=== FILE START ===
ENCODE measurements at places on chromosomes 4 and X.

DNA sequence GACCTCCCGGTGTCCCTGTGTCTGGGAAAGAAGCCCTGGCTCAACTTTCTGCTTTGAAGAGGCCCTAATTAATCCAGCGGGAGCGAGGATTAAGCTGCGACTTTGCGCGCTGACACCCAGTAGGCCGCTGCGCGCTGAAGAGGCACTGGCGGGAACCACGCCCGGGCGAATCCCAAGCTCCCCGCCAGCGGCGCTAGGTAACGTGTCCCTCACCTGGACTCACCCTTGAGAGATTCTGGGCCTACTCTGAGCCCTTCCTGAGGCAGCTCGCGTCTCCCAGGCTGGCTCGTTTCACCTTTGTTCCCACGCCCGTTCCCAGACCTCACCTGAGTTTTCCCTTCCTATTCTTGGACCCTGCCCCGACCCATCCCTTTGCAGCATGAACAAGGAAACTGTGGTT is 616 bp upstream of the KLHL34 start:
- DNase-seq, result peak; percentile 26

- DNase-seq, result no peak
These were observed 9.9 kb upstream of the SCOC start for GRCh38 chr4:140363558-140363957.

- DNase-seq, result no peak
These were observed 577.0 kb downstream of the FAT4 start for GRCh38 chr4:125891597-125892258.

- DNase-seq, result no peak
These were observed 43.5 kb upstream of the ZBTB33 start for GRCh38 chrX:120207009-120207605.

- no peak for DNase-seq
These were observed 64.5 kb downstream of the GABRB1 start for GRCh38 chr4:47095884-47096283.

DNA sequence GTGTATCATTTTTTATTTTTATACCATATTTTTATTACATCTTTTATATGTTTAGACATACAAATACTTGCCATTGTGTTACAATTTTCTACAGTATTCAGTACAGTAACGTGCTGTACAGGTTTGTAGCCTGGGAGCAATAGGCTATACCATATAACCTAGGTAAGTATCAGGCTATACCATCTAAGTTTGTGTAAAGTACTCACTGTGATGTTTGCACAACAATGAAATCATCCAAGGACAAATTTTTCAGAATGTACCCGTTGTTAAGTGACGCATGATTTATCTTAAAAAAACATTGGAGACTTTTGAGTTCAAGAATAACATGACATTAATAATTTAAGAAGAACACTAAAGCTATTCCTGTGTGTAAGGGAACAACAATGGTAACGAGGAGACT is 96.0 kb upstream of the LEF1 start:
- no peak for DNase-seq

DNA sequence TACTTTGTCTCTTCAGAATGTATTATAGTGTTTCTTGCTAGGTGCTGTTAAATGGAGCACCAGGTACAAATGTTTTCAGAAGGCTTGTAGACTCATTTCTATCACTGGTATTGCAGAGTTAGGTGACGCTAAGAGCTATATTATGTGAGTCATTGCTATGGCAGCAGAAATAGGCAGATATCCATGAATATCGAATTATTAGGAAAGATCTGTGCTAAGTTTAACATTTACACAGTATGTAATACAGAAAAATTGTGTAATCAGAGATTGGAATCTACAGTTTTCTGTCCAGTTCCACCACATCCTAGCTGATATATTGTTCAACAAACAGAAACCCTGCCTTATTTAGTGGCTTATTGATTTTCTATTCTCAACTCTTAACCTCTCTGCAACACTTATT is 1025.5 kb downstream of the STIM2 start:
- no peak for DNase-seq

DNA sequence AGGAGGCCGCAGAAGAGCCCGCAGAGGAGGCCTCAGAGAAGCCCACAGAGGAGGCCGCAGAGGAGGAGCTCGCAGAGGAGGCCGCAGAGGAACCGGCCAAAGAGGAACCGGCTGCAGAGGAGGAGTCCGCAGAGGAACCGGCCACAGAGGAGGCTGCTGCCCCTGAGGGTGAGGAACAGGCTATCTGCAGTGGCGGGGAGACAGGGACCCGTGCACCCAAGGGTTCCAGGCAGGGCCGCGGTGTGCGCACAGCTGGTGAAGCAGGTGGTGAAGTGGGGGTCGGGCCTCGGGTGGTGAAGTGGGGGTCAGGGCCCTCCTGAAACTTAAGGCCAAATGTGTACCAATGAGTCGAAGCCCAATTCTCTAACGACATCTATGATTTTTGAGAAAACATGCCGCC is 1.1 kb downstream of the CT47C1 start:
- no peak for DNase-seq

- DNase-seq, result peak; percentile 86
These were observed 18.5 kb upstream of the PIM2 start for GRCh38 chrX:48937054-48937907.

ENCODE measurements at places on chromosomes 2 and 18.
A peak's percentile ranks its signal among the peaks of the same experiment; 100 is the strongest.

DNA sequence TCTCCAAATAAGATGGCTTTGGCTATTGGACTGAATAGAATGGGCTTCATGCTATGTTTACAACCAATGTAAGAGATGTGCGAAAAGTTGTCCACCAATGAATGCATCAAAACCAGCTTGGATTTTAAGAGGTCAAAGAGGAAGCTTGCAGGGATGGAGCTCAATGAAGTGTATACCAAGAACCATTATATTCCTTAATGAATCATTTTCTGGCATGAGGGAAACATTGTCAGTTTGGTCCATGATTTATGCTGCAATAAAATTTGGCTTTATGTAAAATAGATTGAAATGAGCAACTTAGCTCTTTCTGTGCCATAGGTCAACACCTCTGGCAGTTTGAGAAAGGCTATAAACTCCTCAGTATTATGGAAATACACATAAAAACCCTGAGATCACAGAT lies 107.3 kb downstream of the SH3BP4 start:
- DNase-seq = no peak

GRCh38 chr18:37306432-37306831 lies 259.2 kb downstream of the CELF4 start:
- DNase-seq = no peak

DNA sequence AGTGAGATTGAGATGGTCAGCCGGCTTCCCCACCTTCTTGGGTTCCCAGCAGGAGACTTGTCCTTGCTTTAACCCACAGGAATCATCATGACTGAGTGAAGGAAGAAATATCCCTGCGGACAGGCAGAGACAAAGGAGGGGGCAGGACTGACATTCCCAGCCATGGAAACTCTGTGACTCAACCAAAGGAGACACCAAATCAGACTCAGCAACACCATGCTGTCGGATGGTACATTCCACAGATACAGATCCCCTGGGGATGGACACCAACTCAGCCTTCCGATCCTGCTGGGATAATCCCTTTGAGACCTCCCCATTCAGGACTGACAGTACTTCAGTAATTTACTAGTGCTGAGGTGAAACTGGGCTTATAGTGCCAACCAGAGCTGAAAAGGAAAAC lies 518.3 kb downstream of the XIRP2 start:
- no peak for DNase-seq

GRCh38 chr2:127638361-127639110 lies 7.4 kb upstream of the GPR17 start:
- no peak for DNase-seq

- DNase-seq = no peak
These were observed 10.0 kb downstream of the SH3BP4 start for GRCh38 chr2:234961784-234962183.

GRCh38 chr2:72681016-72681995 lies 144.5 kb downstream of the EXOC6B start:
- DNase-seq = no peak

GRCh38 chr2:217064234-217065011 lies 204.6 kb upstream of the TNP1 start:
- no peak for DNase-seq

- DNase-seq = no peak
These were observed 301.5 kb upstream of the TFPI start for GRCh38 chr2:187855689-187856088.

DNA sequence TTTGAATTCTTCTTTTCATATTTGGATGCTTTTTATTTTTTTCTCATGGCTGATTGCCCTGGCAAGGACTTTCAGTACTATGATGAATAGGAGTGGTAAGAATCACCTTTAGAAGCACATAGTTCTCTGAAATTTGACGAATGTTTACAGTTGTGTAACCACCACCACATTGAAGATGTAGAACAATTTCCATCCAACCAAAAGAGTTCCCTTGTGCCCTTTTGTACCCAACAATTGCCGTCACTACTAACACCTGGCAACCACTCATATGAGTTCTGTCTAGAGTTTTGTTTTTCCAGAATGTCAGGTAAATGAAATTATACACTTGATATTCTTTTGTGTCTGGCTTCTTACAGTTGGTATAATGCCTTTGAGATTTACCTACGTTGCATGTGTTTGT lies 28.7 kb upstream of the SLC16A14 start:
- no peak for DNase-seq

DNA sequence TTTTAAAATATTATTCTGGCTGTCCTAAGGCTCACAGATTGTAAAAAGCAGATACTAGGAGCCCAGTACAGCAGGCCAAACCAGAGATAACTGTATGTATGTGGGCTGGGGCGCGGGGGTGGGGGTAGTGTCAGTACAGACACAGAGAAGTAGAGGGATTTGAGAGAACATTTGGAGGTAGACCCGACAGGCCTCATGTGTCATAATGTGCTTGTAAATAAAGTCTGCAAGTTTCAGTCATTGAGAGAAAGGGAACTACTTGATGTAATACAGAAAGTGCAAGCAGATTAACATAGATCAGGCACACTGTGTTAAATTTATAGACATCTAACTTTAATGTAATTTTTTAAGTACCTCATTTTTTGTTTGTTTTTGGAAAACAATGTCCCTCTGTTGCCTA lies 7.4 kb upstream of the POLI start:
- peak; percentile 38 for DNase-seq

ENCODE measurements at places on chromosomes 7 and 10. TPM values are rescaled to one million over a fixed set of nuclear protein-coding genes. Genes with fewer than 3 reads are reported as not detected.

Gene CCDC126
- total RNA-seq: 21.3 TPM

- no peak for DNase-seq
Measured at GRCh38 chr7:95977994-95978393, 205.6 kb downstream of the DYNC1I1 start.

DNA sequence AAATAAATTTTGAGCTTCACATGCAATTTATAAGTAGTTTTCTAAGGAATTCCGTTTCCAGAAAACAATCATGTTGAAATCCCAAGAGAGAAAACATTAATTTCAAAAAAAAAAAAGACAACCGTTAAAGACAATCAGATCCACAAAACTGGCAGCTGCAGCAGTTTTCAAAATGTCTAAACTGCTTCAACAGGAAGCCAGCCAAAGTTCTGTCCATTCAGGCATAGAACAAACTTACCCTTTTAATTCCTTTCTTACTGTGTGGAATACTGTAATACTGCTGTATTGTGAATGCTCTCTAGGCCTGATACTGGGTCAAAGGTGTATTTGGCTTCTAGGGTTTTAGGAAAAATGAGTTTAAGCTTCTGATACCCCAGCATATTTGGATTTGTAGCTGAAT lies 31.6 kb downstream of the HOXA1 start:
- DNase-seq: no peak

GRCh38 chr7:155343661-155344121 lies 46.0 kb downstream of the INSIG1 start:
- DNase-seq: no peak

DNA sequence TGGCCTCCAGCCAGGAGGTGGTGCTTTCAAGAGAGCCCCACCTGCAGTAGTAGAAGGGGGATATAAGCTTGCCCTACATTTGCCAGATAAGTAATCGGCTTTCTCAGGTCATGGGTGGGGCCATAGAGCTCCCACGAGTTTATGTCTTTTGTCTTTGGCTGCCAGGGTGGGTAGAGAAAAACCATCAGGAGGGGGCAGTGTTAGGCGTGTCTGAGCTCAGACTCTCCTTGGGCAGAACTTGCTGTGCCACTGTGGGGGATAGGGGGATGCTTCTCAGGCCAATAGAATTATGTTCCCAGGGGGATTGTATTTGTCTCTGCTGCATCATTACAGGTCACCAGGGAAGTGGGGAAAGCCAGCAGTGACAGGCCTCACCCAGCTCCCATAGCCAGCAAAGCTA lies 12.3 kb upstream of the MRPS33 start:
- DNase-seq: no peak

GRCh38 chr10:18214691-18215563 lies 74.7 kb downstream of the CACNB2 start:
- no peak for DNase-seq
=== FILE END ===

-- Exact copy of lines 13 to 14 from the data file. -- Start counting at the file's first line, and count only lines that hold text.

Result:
- no peak for DNase-seq

DNA sequence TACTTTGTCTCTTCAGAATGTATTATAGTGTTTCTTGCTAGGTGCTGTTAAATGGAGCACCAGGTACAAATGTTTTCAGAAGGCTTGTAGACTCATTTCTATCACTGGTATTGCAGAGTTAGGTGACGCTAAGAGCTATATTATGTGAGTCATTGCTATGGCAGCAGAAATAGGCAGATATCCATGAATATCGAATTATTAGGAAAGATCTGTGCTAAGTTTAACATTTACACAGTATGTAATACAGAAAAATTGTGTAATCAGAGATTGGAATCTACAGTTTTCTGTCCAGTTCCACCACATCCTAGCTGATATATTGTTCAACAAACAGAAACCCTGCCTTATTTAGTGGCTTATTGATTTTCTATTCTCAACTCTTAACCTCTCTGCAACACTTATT is 1025.5 kb downstream of the STIM2 start: